It developed over time. Initially, I had general plans to be a diplomat, because that would be a varied career, leading me to different countries and subjects. Then, after my studies, I started out as a management consultant, hoping to eventually advise governments. Working very hard consulting the private sector on business strategy, I realized that both our choices and our impact as consultants were very limited. The choices, because we had to respond 1:1 to client demand and market demand, no matter how useful we would judge that demand in the long run. And limited impact, because we generated value added for firms and rich individuals but not visibly for society or countries as a whole. When observing that, I felt a strong need to create ‘social value added’. If I already invest most of my life, most of my hours, into work – then it needs to be something really worthwhile. Something that creates benefits at a higher and more sustainable level.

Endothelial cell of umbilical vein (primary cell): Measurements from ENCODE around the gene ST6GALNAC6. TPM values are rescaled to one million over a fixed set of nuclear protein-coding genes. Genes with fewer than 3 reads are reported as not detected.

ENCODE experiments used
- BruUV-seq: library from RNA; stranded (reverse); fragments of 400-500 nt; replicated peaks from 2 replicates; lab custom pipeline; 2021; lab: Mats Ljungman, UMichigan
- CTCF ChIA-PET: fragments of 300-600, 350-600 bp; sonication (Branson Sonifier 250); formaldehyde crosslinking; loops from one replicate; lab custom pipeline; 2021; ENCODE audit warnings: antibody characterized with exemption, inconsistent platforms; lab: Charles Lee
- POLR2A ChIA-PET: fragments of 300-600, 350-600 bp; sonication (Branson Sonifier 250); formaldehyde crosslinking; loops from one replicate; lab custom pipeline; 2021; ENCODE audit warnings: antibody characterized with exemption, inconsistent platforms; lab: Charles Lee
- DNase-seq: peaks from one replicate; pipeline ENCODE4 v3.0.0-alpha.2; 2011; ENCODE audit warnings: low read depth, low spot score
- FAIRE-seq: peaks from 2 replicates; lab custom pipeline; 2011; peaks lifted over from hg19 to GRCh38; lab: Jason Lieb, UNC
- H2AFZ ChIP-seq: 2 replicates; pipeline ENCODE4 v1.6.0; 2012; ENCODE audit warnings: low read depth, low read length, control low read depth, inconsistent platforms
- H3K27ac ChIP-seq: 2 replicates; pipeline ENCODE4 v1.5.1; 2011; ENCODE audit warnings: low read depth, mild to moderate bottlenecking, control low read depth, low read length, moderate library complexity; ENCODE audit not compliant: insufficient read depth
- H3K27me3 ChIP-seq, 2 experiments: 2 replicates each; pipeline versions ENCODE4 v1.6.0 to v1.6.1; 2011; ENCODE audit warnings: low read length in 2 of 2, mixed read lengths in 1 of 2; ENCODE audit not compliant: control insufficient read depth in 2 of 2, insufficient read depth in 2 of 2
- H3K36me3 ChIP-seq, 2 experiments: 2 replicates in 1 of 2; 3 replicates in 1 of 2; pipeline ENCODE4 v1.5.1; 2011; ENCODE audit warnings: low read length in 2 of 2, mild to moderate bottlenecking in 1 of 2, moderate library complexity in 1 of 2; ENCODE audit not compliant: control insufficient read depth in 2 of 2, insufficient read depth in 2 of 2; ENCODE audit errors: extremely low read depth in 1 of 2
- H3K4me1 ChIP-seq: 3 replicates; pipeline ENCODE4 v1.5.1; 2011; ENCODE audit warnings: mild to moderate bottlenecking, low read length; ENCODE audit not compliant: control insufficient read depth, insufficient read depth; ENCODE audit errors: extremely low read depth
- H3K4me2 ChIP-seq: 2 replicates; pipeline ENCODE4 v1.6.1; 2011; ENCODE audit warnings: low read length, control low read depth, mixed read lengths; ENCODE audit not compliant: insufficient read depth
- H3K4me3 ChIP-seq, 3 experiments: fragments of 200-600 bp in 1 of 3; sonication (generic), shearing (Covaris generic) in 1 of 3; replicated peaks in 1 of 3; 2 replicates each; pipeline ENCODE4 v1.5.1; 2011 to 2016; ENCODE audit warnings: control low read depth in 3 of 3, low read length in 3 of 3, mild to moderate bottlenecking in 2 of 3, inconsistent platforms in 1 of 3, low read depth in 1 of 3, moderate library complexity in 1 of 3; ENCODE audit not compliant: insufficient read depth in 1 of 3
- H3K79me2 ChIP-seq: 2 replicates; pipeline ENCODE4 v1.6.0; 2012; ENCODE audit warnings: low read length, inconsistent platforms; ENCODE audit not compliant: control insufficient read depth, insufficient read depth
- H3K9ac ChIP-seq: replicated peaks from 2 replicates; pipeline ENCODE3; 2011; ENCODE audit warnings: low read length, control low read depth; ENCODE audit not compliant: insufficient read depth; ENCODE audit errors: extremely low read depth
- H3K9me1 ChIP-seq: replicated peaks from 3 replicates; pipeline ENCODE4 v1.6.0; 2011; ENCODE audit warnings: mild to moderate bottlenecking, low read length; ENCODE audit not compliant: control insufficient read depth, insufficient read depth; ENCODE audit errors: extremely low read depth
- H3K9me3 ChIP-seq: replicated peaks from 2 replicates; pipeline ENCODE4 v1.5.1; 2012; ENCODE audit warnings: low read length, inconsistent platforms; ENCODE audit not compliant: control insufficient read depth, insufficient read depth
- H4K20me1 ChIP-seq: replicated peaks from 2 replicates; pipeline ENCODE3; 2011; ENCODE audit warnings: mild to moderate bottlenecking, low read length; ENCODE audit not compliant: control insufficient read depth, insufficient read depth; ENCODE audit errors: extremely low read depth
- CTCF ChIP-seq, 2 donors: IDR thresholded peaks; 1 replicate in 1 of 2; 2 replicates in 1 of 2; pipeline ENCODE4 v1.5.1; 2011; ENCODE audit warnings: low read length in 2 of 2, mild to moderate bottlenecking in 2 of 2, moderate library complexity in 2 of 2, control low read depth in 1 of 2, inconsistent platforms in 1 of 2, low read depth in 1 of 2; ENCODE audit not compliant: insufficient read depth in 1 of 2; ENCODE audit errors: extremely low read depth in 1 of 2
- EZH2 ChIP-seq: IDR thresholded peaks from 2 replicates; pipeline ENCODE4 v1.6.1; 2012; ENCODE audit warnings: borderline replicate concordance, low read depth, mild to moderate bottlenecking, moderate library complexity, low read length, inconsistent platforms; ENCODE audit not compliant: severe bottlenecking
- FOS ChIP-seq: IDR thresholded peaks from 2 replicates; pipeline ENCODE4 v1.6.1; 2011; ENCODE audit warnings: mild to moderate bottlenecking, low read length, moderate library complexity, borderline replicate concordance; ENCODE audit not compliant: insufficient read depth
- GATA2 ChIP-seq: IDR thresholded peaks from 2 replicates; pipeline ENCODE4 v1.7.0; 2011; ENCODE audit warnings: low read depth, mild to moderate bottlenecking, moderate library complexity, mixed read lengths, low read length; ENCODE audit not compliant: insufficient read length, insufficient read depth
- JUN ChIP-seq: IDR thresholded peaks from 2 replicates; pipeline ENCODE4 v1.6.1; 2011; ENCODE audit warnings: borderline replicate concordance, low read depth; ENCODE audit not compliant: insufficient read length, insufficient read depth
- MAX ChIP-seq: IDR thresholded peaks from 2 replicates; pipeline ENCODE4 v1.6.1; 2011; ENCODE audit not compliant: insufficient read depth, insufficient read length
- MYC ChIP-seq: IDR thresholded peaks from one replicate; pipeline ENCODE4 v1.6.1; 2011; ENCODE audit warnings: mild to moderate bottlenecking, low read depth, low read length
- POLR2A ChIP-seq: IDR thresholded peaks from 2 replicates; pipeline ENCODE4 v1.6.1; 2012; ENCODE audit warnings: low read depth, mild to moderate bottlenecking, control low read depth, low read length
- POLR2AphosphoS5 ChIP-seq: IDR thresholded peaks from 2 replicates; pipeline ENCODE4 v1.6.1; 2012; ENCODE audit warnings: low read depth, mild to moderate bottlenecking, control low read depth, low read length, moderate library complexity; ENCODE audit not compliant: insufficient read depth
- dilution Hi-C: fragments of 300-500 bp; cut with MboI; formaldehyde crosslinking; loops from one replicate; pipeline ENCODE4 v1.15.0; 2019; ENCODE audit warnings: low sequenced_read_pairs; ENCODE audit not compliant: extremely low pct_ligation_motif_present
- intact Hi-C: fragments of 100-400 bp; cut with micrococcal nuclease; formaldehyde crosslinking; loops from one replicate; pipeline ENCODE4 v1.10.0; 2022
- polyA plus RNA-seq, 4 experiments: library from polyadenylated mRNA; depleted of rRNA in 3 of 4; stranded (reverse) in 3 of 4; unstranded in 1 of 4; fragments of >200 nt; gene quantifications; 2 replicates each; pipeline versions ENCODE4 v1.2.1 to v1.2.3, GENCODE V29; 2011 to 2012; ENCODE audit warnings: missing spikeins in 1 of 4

3. You hold a PhD in economics. What advice can you give students with a business background who want to work at the World Bank?

The World Bank Group has an investment bank arm, the International Finance Corporation IFC. They look specifically for people with a business background. We also have an insurance arm, the Multilateral Investment Guarantee Agency MIGA. But also at the (core) World Bank where I work, and which gives credits and grants to governments, there are people with a business background.

If you have a business background, IFC’s work creating bankable projects in challenging circumstances may be most appealing to you. If you have a particular interest or background in insurance, MIGA’s work insuring private sector investments in developing countries may be for you. Both document in detail on their websites how they recruit for internships or jobs at different levels.

4. You lead a diverse team across continents and have worked in Africa for almost six years now. Is there anything specific from CEMS that helped you prepare for such an intercultural career?